Left must defend freedom of movement

Submitted by cathy n on 14 January, 2017 - 7:22

After weeks of intense pressure from the Labour right (and from some supposed to be on Labour’s left), Jeremy Corbyn has retreated on freedom of movement. In a speech on 10 January he said: “Labour is not wedded to freedom of movement for EU citizens as a point of principle... Labour supports fair rules and reasonably managed migration as part of the post-Brexit relationship with the EU”.

But the same day he told the BBC that he was not proposing new restrictions on the rights of people to move to the UK and does not think immigration is “too high”. In his speech Corbyn hinted that Labour might back freedom of movement as part of a deal to keep Britain in the EU “single market”:
“But nor can we afford to lose full access to the European markets on which so many British businesses and jobs depend. Changes to the way migration rules operate from the EU will be part of the negotiations”.

This is a weak political position: it has neither leverage to convince working-class voters currently hostile to migrant workers, nor capacity to placate them and hold them back from UKIP. Nevertheless, it keeps the issue open.

Despite a large majority vote for freedom of movement at the 3 December National Committee meeting of the Labour left organisation Momentum, Momentum has put out nothing, not even a press release, to support that freedom. Jeremy Corbyn and Diane Abbott have been left alone, as individuals, to deal with the concerted push against freedom from the Labour right. Momentum members should demand Momentum speaks out now. The political retreat here is huge.

Solidarity supports open borders — freedom of movement for all workers. That principle may take some time to win. But the immediate issue here is about retaining a right of free movement for workers from neighbouring countries which has been in operation for 44 years (for the core EU countries), over 30 years (for Spain, Portugal, and Greece), or 13 years (for Poland and the Baltic states). The issue is not about how far we can push forward for freedom right now. It is about stopping a retreat to decades past.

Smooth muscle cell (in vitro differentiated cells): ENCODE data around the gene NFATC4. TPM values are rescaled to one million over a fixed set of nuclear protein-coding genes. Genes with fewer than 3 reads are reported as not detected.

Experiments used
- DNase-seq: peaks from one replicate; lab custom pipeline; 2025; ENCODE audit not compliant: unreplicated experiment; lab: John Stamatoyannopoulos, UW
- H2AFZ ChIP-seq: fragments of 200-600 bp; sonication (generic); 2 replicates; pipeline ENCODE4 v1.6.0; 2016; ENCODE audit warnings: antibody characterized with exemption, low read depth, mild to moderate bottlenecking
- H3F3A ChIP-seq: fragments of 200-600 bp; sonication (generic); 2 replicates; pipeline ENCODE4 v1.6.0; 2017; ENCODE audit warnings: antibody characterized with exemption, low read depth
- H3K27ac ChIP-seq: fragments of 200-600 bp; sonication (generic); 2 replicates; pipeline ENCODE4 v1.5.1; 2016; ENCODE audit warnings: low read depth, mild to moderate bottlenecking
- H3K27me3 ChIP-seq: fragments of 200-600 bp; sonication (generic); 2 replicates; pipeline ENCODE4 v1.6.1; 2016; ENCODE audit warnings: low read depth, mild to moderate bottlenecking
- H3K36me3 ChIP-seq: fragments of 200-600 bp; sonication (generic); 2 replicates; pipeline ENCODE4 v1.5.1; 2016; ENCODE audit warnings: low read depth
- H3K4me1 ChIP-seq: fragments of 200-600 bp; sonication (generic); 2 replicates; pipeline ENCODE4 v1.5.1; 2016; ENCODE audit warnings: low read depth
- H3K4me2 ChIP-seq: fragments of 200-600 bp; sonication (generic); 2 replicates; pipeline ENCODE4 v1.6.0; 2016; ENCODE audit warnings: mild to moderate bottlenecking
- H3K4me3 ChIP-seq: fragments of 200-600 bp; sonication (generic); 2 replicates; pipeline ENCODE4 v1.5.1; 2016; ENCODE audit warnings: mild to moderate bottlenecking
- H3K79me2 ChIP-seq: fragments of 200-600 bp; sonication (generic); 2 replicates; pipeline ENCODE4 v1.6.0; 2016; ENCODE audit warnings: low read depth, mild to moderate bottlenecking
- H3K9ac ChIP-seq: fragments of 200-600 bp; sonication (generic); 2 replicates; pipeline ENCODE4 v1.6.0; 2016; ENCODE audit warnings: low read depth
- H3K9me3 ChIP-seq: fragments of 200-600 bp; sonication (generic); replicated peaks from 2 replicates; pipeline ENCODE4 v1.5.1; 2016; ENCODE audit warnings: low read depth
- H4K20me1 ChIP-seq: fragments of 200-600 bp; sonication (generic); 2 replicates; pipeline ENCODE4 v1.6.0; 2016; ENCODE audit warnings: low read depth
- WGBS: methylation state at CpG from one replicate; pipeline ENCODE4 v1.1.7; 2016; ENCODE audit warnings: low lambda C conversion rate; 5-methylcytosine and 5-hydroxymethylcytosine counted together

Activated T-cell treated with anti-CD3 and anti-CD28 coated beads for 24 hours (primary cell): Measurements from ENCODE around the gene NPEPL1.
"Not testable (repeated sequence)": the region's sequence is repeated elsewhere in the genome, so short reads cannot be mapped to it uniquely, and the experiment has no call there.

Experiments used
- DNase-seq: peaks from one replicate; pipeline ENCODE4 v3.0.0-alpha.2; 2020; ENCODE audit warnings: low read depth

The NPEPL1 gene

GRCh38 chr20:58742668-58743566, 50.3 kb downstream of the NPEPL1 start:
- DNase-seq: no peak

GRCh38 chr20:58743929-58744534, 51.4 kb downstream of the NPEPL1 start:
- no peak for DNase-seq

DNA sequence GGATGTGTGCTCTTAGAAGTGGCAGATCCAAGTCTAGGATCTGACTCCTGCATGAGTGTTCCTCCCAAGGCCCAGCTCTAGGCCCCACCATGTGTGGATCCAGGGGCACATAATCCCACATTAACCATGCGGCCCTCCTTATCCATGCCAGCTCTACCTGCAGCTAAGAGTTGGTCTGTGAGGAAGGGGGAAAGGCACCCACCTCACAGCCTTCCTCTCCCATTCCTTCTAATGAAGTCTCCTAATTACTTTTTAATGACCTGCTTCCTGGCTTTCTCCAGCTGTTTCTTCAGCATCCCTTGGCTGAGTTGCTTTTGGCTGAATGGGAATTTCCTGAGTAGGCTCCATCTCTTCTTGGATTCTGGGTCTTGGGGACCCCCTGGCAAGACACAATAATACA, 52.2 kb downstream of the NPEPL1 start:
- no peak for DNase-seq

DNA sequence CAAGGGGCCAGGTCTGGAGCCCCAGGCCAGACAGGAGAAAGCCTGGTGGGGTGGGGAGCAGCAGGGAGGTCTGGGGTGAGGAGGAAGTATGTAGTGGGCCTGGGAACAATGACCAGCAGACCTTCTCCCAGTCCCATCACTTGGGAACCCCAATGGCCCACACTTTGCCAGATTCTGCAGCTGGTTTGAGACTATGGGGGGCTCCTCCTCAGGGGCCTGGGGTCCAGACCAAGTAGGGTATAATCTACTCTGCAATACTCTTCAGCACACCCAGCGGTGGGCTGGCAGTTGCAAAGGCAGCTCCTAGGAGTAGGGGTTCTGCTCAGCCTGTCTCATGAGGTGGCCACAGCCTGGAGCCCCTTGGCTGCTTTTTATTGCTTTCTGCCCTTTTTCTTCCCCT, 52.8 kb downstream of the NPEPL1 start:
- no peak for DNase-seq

A bold, clear campaign by Labour could win over, or at least win assent from, the majority. Almost certainly a majority for at least accepting freedom of movement for EU workers has already been won in London, which has by far the biggest concentration of EU migrants. London has high house prices and rents: but a majority understands that the answer is increased council house-building and rent controls, not the exclusion of immigrants from the EU (or, for that matter, of “immigrants” to London from elsewhere in the UK, though the fact that a quarter of all English university graduates are gathered in London six months after graduation surely creates market pressures pushing up housing costs).

The answer to strain on the NHS and other public services is to tax the rich. In fact, those services depend on migrants working to provide them, and on the fact that migrant workers, mostly young and fit, pay much more in taxes than they get in benefits and services. Jeremy Corbyn declared: “Labour will take action against undercutting of pay and conditions by closing down cheap labour loopholes, banning exclusive advertising of jobs abroad and strengthening workplace protections”.

Labour should strive for working-class unity to win social improvements and freedoms — unity between British-born workers; the 3.5 million EU-citizen workers already in the UK; their friends, families, and compatriots who wish to join them; and other migrant workers. Meanwhile, the Tories and the ruling class are in disarray, disarray that would give Labour great openings if only it had a bold policy.

Ivan Rogers, the British ambassador to the EU, resigned from his job on 3 January, saying that he did not know what the government’s “negotiating objectives” for Brexit would be, and urging his staff to “continue to challenge ill-founded arguments and muddled thinking”.

Theresa May said on 8 January that Britain would not retain “bits of EU membership”, a position which (if she understands what she is saying) excludes Britain remaining in the “single market” or even in the customs union.

It would mean Britain being more walled-off from the EU economically and socially than, for example, Turkey, or Albania. As the Financial Times commented (10 January), “markets [are] now concerned by Mrs May s lack of a clear plan”. And so are the millions of EU-citizen workers now under threat, and their workmates and friends.

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